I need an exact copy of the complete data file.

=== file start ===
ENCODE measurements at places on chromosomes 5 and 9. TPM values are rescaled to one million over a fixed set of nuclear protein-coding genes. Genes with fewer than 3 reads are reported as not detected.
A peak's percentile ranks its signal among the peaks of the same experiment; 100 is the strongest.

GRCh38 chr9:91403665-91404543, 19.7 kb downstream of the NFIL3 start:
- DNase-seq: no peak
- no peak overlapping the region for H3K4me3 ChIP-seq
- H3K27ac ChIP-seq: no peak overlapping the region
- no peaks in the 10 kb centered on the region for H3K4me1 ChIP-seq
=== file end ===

ENCODE measurements at places on chromosomes 5 and 9. TPM values are rescaled to one million over a fixed set of nuclear protein-coding genes. Genes with fewer than 3 reads are reported as not detected.
A peak's percentile ranks its signal among the peaks of the same experiment; 100 is the strongest.

GRCh38 chr9:91403665-91404543, 19.7 kb downstream of the NFIL3 start:
- DNase-seq: no peak
- no peak overlapping the region for H3K4me3 ChIP-seq
- H3K27ac ChIP-seq: no peak overlapping the region
- no peaks in the 10 kb centered on the region for H3K4me1 ChIP-seq